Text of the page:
PRESS RELEASE

The euro becomes the sole legal tender in all euro area countries

28 February 2002

Two months after the introduction of the euro banknotes and coins on 1 January 2002, the euro will become the sole legal tender throughout the euro area at midnight tonight. The President of the European Central Bank, Dr. Willem F. Duisenberg, declared: "At midnight tonight, the 12 national currencies of the euro area will cease to be legal tender. However, the citizens of the euro area have not waited for this date to embrace the euro. They have been the key actors in this major step in the history of European integration. The euro area economy will undoubtedly build on this achievement in the months and years to come."

Credit institutions will continue to exchange national banknotes and coins for euro for a while, but this service will not always be free of charge. National central banks will exchange their respective national banknotes and coins at face value and free of charge for a long period of time – see the table below. In addition, until 31 March 2002 it will be possible to exchange national banknotes of any euro area country, free of charge, at points designated by the national central banks of the 12 euro area countries.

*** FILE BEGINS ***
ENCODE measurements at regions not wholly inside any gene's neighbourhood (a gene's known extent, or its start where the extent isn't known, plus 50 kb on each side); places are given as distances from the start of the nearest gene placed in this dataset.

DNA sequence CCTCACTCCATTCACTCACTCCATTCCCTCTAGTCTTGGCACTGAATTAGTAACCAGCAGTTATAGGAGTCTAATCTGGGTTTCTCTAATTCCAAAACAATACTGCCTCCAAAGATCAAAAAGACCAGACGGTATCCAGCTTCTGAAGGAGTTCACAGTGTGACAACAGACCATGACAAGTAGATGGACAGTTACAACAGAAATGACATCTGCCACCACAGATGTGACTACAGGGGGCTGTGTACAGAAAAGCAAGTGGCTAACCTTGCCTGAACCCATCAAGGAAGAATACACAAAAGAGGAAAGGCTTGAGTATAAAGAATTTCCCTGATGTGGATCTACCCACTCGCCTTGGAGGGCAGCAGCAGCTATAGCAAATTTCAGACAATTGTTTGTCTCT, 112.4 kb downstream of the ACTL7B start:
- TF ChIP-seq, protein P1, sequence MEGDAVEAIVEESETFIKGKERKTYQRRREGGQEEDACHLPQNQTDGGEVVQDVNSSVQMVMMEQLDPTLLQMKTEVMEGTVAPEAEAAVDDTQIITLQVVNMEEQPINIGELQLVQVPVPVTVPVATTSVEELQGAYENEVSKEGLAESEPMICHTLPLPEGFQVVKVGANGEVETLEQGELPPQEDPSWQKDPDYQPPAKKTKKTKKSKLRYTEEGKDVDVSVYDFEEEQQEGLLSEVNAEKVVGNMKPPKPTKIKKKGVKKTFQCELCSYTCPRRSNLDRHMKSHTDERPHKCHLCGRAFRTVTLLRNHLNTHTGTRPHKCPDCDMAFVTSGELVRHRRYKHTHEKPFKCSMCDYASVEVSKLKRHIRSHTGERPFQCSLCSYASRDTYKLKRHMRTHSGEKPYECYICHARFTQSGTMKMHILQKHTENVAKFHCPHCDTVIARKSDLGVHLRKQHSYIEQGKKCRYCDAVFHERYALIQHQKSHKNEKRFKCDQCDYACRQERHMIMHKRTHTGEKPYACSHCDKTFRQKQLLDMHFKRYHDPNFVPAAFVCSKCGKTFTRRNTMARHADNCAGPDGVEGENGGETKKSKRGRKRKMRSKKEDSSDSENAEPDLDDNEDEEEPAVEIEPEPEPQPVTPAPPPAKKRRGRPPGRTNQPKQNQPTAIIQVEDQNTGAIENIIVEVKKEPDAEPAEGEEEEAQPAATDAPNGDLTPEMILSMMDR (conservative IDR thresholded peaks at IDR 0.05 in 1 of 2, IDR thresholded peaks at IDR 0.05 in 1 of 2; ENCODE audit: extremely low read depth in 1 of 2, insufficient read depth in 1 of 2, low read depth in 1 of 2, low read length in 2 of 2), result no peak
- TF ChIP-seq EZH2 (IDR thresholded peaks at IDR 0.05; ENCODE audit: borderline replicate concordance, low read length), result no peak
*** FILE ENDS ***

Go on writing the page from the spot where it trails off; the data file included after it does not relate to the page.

The return of national banknotes is continuing as expected, with the total value of national banknotes in circulation having declined from EUR 270 billion on 1 January 2002 to EUR 42 billion on 26 February.

Euro banknotes worth some EUR 242 billion are now in circulation, up from EUR 133 billion on 1 January 2002. The euro progress ratio, or EPR, which provides an indication of the rate of substitution of national banknotes by euro banknotes, reached 85.2% on 26 February 2002, up from 33% on 1 January 2002. It will only develop slightly in the future, as some national banknotes have probably been lost or destroyed and others will be kept as souvenirs or collectors' items.

Relatively few low-quality counterfeit euro banknotes have been discovered to date, and these were quickly identified as such. Nevertheless, consumers and professional cash-handlers should continue to check the authenticity of euro banknotes, according to the simple tests "FEEL - LOOK - TILT".

Limits for the exchange of national banknotes and coins at the national central banks of the euro area:

Austria: Indefinite for banknotes and coins
Belgium: Indefinite for banknotes and 31 December 2004 for coins
Finland: Ten years for banknotes and coins
France: Ten years for banknotes and three years for coins
Germany: Indefinite for banknotes and coins
Greece: Ten years for banknotes and two years for coins
Ireland: Indefinite for banknotes and coins
Italy: Ten years for banknotes and coins
Luxembourg: Indefinite for banknotes and 31 December 2004 for coins
Netherlands: 1 January 2032 for banknotes and 1 January 2007 for coins
Portugal: 20 years for banknotes and 31 December 2002 for coins
Spain: Indefinite for banknotes and coins

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